AN Irish nurse jailed for raping a mother-of-two in Australia has launched an appeal against her conviction, claiming the judge misdirected the jury.
Anne-Marie O'Loughlin (26), of Fann, Edenderry, Co Offaly, was sentenced to two-and-a-half years for raping the married woman in the toilets of a hotel in Brisbane.
In the Court of Appeal in Brisbane yesterday, barrister Jeff Hunter made submissions on behalf of O'Loughlin, who was convicted in February on two counts of digital rape and one of deprivation of liberty at the hotel on November 29, 2009. She was found not guilty of a fourth charge of sexual assault.
The five-day trial heard O'Loughlin attacked the 32-year-old woman in the female toilets of the hotel.
The victim, who cannot be named, told the court she kissed O'Loughlin in the toilets for up to three minutes.
But she insisted she had not given consent for O'Loughlin to pull up her top and bra and touch her breast.
She further claimed she had not consented to being digitally penetrated by O'Loughlin.
In the Court of Appeal yesterday, Mr Hunter said the jury had asked for a direction on how it could use intoxication when resolving the issue of mistaken belief.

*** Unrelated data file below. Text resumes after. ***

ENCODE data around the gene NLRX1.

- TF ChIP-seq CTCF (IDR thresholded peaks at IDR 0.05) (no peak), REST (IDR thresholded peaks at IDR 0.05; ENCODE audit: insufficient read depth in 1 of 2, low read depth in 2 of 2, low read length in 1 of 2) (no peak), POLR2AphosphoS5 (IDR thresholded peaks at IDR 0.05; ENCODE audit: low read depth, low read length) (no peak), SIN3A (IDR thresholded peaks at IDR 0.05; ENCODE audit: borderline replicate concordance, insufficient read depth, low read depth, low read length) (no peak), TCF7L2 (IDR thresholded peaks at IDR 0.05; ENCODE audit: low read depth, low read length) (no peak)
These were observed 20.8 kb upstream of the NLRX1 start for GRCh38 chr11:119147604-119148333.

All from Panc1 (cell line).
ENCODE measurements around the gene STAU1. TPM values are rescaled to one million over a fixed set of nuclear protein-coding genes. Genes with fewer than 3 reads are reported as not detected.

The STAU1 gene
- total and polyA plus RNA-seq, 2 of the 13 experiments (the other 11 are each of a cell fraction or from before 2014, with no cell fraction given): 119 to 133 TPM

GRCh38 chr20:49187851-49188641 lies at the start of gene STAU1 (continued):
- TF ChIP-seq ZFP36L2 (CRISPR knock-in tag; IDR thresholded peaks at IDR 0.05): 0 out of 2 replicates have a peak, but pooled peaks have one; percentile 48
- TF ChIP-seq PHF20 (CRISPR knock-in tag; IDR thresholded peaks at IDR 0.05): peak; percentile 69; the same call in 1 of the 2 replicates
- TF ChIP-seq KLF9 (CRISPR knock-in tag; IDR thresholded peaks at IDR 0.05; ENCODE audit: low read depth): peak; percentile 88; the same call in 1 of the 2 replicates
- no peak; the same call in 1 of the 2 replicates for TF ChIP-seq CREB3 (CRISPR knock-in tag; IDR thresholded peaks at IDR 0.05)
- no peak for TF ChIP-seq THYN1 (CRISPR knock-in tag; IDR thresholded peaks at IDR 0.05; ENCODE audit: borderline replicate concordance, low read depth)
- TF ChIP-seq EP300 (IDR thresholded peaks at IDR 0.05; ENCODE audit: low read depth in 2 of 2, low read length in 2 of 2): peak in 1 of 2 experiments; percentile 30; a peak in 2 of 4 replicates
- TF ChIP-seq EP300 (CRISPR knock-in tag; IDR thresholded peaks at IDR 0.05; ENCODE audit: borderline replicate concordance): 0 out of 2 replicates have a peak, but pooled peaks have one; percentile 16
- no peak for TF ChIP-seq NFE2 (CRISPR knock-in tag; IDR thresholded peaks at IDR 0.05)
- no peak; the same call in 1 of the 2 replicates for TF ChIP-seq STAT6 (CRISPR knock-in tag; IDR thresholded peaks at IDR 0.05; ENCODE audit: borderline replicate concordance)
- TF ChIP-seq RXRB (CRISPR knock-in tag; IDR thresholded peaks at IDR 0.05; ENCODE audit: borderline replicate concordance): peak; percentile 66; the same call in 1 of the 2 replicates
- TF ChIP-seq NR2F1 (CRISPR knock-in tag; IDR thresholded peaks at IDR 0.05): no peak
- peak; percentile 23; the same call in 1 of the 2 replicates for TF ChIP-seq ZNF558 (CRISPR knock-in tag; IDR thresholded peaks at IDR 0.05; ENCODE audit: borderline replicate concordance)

The judge gave an incorrect direction and the jury was given a written version of it which would have complicated the matter, he told the appeal court.
"The complainant's inability to set out how she ended up in the cubicle with a woman she didn't know is a significant matter," Mr Hunter added.
Mr Hunter said the complainant had also given different versions of the incident to her boyfriend and police.
He said this should have given a properly instructed jury real concerns about whether they could convict beyond reasonable doubt.
The complainant's husband had been very angry and he was the one who wanted to call police, Mr Hunter pointed out.
He said the fact the woman was wearing tight-fitting hipster jeans also raised the question about how her buttons were undone by O'Loughlin.
Prosecutor Michael Copley, said the direction had properly explained the concept of intoxication and reasonableness and mistaken belief.
Mr Copley added that the evidence showed penetration had taken place and the victim's clothing was not an issue.
The Court of Appeal reserved its judgment.